O happiness ever desired for Catholics of France, To follow the wondrous road
Already marked out so often by the martyrs toward their suffering,
After Jesus with the King, we show our faith to Christians,
We adore a God of justice; as the fervent priest, the constant faithful,
Seal, seal with all their blood faith in the dying God….
Holy Virgin, our model, August queen of martyrs, deign to strengthen our zeal
And purify our desires, protect France even yet, help; us mount to Heaven,
Make us feel even in these places, the effects of your power. Sustain your children,
Submissive, obedient, dying, dying with Jesus and in our King believing.”
On July 17 the sixteen sisters were brought before Fouquier-Tinville. All cases were now being disposed of within twenty-four hours as Robespierre had wished; theirs was no exception. They were charged with having received arms for the emigres; their prioress, Sister Teresa, answered by holding up a crucifix. “Here are the only arms that we have ever had in our house.” They were charged with possessing an altar-cloth with designs honoring the old monarchy (perhaps the fleur-de-lis) and were asked to deny any attachment to the royal family. Sister Teresa responded: “If that is a crime, we are all guilty of it; you can never tear out of our hearts the attachment for Louis XVI and his family. Your laws cannot prohibit feeling; they cannot extend their empire to the affections of the soul; God alone has the right to judge them.” They were charged with corresponding with priests forced to leave the country because they would not take the constitutional oath; they freely admitted this. Finally they were charged with the catchall indictment by which any true Catholic in France could be guillotined during the Terror: “fanaticism.” Sister Henriette, who had been Gabrielle de Croissy, challenged Fouguier-Tinvile to his face: “Citizen, it is your duty to respond to the request of one condemned; I call upon you to answer us and to tell us just what you mean by the word ‘fanatic.'” “I mean,” snapped the Public Prosecutor of the Terror, “your attachment to your childish beliefs and your silly religious practices.” “Let us rejoice, my dear Mother and Sisters, in the joy of the Lord,” said Sister Henriette, “that we shall die for our holy religion, our faith, our confidence in the Holy Roman Catholic Church.”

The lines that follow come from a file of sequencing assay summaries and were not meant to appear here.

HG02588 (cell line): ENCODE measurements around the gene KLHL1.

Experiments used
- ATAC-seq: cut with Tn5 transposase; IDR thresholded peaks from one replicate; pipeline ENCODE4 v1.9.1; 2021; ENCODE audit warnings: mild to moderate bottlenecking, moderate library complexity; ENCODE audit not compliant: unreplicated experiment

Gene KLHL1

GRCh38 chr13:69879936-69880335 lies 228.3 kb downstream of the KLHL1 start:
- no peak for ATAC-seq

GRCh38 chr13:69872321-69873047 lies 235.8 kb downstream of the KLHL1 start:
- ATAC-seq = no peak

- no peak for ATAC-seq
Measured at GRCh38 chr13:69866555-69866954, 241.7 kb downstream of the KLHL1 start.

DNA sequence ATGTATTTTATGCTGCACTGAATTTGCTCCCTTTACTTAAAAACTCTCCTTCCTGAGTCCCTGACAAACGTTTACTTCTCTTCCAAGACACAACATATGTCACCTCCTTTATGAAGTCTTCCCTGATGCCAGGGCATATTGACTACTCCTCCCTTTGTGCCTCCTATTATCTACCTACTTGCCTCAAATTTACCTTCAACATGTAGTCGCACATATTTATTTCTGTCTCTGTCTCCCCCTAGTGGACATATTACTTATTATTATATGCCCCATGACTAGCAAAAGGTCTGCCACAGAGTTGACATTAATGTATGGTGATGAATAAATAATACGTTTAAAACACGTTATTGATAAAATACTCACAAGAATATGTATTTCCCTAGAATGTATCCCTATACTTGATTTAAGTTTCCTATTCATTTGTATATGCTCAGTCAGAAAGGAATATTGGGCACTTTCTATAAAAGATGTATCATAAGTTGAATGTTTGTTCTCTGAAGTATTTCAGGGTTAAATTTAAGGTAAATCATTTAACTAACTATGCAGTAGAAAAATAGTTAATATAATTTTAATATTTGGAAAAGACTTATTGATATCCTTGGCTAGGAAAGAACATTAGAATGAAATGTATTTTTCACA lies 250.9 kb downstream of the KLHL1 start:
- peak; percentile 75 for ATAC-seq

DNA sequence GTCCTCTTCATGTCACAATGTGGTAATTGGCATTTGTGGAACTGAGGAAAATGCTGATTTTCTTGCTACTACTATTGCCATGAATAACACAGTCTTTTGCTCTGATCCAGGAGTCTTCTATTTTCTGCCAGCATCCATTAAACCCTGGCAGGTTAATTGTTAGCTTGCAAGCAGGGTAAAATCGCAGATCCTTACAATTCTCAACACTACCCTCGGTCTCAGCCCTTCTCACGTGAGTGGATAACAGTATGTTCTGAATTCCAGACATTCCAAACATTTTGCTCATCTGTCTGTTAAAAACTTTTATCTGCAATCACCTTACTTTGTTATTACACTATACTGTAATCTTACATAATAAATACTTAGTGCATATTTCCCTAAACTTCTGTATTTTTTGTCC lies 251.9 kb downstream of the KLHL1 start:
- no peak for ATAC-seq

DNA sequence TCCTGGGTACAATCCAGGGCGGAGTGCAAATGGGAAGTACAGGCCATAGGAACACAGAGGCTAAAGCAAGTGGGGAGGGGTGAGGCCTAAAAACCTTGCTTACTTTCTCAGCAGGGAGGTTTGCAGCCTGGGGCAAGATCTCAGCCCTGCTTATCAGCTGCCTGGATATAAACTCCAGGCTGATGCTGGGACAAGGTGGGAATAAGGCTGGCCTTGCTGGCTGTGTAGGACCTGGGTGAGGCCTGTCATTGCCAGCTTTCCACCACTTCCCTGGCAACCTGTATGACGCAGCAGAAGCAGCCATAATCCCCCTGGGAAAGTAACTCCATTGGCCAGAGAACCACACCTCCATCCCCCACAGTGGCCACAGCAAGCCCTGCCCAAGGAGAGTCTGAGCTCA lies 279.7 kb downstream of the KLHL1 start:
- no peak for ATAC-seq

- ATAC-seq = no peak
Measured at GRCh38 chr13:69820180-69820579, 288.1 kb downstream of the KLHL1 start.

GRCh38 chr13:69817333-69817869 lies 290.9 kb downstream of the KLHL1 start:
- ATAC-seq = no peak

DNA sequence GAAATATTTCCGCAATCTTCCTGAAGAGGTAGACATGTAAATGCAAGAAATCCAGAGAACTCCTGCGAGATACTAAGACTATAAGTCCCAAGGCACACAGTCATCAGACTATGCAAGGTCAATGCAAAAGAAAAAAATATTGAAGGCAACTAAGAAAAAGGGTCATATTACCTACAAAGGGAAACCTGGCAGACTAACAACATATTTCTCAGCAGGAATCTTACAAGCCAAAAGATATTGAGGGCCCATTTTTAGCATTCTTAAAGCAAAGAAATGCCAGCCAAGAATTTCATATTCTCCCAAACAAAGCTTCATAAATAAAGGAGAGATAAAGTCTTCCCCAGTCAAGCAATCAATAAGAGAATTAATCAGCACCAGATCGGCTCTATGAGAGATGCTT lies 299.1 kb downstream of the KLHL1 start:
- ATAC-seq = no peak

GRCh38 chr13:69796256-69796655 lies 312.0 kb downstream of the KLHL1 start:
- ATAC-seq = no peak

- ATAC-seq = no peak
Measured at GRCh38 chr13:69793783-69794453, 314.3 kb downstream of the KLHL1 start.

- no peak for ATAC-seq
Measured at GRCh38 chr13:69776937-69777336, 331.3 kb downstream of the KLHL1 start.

In the interval between their condemnation and execution the nuns asked for a pail of hot water to wash their soiled clothes. They doffed their civilian garb and put on their religious habits, which were made so as to facilitate the work of the executioner. They did this in order to give witness to their religious profession. Here mention must be made of a group of Benedictine sisters who met the Carmelites in prison after their condemnation to death. They were later to testify to the faith and fervor of the Carmelites in their last hours. Later when the Benedictines were told to remove their religious habits they protested that they had brought no other clothing. To comply with the prison order they were given the garments discarded by the Carmelites, subsequently they were released through diplomatic negotiations and brought their prison garments with them as souvenirs. They are still preserved as precious relics in the Benedictine convent of Stanbrook.
With a roll of drums, the cart bearing the condemned nuns to execution emerged from the prison courtyard. It was the last cart in the cortege. Along the route the nuns were heartened to see among the onlookers their faithful and devoted chaplain Fr. de la Marche. As he raised his hand in blessing Mother Teresa intoned the Miserere and the nuns took up the chant. After the Miserere the prayers for the recommendation of the dying were recited together with other hymns and prayers. These included the Te Deum and the Salve Regina. Finally as the cortege turned into the Barriere de Vincennes (the modern Place de la Nation) where the platform with the guillotine was erected. At this point they began intoning the the Veni Creator.